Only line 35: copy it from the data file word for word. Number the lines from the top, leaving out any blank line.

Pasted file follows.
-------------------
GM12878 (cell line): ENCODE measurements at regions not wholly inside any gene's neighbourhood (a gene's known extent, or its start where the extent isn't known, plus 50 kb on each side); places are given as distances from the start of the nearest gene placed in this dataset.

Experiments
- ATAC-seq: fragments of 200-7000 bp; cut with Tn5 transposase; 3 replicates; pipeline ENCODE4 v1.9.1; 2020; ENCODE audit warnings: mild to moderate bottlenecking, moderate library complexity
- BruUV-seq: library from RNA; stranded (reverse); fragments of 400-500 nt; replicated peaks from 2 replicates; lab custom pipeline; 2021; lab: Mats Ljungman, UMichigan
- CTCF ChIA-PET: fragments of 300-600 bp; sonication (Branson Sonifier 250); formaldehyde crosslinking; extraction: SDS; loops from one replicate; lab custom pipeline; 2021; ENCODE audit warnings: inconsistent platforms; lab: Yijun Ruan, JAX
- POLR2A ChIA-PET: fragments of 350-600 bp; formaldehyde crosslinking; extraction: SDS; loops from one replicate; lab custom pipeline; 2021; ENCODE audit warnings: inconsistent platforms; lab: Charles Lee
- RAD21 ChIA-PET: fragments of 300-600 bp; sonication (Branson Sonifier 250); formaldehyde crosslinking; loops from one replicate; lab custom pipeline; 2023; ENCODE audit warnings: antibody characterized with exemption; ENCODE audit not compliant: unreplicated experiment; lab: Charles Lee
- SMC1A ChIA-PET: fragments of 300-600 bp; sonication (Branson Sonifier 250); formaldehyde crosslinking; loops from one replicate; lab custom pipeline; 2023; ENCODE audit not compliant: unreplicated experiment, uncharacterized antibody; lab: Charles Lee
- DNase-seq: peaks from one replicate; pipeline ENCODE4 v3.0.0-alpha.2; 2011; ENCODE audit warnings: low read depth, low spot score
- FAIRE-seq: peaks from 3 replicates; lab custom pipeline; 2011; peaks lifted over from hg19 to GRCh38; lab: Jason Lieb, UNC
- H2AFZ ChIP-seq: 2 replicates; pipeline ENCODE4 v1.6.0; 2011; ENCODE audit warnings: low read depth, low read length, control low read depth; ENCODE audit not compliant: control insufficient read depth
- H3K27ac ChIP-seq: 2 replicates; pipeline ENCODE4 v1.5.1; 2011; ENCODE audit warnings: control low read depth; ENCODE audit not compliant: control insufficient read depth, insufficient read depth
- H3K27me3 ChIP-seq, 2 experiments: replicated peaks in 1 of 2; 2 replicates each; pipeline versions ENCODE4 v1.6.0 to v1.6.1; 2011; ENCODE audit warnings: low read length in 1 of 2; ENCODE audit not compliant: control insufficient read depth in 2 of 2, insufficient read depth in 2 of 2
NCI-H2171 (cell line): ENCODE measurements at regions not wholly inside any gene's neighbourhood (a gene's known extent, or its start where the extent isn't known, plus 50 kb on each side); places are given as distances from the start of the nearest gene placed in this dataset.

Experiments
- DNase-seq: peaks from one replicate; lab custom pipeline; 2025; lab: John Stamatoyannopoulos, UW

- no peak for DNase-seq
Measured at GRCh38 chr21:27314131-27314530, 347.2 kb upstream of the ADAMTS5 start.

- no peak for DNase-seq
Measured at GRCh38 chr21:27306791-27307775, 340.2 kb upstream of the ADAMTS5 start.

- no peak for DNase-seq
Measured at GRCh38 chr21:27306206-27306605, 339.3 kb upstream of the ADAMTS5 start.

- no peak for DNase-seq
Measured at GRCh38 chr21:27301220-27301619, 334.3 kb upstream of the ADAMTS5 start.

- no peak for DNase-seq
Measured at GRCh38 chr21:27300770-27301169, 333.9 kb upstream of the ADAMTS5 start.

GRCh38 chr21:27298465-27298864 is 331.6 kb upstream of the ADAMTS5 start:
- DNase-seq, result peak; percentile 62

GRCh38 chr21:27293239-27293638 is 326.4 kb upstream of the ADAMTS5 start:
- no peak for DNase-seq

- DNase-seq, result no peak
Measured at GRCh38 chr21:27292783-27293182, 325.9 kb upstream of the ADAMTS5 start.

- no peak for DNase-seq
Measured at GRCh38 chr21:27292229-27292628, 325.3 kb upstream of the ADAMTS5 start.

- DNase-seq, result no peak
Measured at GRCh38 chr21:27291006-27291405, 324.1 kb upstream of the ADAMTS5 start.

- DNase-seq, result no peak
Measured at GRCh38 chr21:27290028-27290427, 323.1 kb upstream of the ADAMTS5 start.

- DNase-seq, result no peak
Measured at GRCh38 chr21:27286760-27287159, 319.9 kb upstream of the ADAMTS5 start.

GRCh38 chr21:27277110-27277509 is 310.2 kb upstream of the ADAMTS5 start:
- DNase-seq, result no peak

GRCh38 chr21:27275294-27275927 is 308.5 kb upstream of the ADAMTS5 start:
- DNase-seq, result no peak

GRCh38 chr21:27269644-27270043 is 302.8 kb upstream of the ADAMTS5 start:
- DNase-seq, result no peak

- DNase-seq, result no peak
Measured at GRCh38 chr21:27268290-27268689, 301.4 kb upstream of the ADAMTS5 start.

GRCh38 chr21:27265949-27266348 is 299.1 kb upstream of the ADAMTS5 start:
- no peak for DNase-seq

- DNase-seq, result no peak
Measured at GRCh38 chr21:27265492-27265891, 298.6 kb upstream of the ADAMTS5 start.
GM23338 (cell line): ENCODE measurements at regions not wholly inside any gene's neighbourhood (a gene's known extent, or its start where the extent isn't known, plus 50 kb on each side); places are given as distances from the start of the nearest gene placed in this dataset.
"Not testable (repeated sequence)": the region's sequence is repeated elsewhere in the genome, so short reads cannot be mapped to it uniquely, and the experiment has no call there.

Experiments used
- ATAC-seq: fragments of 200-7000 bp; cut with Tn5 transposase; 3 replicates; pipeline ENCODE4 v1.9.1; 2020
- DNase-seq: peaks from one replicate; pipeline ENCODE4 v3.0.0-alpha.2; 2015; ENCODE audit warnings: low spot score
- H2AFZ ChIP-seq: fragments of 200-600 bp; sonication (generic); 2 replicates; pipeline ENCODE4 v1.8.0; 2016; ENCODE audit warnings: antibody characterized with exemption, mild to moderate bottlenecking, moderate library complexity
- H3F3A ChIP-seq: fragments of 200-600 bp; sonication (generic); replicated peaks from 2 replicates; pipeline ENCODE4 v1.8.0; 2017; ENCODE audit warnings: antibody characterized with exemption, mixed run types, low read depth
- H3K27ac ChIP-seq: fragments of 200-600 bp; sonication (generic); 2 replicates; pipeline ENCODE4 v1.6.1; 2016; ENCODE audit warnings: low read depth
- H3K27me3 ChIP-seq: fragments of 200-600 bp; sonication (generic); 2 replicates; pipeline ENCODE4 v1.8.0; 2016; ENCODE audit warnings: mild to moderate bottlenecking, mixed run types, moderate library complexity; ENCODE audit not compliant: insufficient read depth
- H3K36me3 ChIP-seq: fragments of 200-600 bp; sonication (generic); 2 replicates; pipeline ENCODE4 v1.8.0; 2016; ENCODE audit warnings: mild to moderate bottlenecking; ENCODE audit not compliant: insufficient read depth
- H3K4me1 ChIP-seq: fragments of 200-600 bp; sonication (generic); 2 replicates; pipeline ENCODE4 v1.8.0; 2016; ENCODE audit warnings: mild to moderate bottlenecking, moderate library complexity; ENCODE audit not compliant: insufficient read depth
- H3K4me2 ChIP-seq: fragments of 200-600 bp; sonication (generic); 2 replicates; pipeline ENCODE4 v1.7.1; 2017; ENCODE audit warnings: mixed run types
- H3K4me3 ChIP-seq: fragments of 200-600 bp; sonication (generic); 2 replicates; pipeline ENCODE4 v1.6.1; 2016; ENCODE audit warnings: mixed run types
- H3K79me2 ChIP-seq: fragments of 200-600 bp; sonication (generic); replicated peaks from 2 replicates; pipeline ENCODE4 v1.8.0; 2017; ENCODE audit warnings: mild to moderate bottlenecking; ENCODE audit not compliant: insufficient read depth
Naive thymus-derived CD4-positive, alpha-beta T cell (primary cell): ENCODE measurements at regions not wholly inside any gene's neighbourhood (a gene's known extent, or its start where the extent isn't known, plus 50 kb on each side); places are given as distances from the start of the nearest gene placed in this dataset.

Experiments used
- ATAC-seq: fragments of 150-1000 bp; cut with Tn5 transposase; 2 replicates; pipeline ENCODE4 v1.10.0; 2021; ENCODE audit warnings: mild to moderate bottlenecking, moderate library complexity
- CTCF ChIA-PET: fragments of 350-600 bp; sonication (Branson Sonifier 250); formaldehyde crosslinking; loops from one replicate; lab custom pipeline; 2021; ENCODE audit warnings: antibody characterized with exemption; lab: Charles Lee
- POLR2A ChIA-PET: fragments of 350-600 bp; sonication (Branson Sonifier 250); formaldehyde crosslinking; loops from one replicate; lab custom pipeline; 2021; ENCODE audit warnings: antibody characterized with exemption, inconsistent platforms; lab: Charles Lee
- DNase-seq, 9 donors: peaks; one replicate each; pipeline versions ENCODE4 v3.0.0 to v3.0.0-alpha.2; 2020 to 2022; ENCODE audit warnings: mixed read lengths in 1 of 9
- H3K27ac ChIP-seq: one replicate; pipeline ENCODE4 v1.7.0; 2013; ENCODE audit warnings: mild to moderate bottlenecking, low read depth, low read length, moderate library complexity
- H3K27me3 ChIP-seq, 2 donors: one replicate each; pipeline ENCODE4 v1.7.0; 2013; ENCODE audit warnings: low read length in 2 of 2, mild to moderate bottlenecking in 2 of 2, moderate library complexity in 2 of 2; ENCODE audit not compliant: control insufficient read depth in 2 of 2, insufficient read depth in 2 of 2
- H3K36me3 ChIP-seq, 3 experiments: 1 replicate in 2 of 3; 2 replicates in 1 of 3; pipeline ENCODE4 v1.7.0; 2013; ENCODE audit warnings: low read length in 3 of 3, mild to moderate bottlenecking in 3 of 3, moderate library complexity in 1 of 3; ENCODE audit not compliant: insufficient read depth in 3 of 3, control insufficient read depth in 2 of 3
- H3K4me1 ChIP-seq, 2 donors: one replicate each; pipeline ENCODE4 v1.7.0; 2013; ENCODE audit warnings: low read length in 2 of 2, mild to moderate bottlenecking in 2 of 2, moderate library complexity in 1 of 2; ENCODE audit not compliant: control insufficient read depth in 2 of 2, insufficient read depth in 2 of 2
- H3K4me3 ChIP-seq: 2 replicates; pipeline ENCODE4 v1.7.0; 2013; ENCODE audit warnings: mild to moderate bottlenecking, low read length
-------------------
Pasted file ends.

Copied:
- DNase-seq, result no peak